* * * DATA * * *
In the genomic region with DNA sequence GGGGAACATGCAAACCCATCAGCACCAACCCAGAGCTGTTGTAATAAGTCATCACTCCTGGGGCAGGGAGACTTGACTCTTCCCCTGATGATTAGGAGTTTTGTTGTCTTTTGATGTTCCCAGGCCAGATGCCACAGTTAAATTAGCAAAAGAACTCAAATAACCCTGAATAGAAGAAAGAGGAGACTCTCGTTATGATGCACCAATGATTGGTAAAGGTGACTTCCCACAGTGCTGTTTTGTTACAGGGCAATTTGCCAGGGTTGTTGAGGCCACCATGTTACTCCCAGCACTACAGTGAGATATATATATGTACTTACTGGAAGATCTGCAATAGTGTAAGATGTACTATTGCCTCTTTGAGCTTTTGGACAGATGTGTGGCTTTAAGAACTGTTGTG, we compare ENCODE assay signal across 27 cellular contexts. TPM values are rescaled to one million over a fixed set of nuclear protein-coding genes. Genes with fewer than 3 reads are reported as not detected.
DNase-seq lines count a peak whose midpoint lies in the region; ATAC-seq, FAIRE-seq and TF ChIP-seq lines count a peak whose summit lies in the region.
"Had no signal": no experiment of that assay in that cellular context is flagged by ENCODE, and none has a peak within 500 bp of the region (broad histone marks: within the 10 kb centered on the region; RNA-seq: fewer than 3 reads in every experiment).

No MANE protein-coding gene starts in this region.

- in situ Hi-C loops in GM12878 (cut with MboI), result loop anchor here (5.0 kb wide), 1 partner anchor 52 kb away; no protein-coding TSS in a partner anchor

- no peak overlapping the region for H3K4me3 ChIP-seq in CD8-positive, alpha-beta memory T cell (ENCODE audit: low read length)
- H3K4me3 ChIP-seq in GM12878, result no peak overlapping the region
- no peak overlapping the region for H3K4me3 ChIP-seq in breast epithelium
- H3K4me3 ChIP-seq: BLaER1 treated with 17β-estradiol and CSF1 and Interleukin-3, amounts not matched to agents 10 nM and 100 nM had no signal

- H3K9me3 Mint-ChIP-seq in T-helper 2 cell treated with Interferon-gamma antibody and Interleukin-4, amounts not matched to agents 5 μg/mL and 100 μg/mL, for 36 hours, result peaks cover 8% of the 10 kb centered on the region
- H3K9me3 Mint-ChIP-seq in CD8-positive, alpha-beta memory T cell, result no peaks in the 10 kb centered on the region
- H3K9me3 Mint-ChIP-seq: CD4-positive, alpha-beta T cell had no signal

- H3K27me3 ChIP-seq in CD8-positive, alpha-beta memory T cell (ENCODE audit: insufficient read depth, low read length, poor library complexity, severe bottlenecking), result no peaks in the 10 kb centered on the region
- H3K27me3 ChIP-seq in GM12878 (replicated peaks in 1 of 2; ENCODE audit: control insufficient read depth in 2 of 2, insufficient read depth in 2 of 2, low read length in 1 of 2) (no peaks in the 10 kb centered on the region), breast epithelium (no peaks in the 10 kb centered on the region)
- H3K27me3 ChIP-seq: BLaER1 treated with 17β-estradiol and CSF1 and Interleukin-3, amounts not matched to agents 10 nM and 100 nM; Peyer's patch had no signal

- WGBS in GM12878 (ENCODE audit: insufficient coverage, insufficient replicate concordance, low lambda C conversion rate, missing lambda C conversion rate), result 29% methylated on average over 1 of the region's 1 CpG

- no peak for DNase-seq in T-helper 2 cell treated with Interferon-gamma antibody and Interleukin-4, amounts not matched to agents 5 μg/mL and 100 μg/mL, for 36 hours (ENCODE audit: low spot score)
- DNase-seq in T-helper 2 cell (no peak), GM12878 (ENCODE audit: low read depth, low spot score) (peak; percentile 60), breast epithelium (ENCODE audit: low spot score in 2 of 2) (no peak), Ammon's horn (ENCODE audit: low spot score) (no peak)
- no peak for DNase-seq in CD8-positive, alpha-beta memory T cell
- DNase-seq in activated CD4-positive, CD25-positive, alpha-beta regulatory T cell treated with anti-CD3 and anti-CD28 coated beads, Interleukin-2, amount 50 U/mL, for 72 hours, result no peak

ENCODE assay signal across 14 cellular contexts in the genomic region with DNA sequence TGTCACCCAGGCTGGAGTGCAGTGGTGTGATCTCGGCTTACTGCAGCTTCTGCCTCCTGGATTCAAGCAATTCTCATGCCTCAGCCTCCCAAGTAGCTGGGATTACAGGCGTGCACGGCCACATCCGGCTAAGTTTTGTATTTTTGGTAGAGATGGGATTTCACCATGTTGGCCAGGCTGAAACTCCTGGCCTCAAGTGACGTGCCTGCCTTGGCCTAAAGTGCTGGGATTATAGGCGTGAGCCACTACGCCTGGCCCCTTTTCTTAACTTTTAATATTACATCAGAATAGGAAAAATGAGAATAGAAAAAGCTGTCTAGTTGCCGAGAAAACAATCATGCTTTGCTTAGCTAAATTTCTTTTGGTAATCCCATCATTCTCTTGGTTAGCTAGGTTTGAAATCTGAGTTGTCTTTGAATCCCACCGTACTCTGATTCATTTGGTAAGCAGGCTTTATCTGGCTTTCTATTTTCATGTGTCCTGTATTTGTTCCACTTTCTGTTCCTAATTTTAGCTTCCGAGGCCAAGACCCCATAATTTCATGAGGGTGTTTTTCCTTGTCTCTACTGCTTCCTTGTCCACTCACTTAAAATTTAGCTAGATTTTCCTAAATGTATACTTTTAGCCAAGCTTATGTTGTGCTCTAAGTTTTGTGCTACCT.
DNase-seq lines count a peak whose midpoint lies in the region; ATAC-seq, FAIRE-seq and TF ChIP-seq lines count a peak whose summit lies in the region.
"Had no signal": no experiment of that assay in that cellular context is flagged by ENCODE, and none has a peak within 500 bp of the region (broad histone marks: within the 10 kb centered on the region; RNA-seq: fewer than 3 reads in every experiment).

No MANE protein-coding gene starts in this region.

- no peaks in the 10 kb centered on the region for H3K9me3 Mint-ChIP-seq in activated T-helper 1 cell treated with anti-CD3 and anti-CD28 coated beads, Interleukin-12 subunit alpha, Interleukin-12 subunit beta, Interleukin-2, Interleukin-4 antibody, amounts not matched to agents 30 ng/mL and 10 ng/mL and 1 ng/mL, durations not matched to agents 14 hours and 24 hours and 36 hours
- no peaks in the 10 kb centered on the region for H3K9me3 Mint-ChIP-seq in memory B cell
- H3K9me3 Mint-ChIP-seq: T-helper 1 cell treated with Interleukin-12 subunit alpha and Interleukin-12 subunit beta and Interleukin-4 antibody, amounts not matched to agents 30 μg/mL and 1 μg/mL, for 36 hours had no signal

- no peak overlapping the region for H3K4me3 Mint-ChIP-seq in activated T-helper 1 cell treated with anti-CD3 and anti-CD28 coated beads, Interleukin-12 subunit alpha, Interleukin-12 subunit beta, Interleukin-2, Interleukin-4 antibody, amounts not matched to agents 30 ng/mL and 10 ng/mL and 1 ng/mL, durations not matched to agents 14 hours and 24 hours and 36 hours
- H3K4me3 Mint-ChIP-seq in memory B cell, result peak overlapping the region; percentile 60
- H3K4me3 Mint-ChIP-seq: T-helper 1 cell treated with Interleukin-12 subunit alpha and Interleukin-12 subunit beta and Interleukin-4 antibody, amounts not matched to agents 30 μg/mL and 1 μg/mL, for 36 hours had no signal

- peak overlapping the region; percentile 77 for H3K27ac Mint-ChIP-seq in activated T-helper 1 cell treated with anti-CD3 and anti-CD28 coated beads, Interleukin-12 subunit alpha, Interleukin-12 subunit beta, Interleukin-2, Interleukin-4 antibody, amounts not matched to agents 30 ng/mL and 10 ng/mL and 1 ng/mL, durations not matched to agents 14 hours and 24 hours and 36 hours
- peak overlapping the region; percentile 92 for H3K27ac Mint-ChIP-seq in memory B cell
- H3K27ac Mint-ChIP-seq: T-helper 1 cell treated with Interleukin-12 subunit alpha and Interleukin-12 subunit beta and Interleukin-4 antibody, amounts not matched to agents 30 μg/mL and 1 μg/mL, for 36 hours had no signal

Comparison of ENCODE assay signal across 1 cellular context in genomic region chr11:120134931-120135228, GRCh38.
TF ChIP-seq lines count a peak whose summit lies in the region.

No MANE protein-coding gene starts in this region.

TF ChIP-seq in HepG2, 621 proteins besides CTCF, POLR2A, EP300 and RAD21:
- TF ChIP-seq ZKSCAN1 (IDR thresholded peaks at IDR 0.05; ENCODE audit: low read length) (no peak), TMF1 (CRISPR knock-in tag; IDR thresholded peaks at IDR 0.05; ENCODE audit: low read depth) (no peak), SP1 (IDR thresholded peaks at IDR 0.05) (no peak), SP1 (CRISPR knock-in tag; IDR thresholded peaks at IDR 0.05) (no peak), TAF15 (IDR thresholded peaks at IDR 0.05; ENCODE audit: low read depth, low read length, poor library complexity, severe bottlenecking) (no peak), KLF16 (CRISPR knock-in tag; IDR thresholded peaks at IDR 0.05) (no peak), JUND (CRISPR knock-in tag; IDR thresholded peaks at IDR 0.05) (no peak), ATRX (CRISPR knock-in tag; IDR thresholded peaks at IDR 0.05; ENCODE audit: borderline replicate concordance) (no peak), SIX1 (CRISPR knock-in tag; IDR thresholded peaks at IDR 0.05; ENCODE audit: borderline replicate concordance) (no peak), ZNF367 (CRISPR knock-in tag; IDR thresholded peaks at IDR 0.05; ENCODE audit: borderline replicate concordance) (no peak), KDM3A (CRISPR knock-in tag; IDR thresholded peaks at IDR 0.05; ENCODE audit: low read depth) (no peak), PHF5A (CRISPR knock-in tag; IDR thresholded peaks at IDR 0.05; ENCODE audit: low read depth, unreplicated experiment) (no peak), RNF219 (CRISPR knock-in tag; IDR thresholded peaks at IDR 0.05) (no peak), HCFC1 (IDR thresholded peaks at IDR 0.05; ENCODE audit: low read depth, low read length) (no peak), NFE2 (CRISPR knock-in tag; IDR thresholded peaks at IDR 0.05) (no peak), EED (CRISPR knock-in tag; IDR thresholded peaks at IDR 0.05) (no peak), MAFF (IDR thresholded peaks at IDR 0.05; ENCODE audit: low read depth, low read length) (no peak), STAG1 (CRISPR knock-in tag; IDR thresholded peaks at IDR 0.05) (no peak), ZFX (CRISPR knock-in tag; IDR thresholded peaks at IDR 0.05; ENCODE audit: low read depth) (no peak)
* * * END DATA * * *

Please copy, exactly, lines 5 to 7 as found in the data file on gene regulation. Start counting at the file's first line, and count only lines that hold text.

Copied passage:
- in situ Hi-C loops in GM12878 (cut with MboI), result loop anchor here (5.0 kb wide), 1 partner anchor 52 kb away; no protein-coding TSS in a partner anchor

- no peak overlapping the region for H3K4me3 ChIP-seq in CD8-positive, alpha-beta memory T cell (ENCODE audit: low read length)
- H3K4me3 ChIP-seq in GM12878, result no peak overlapping the region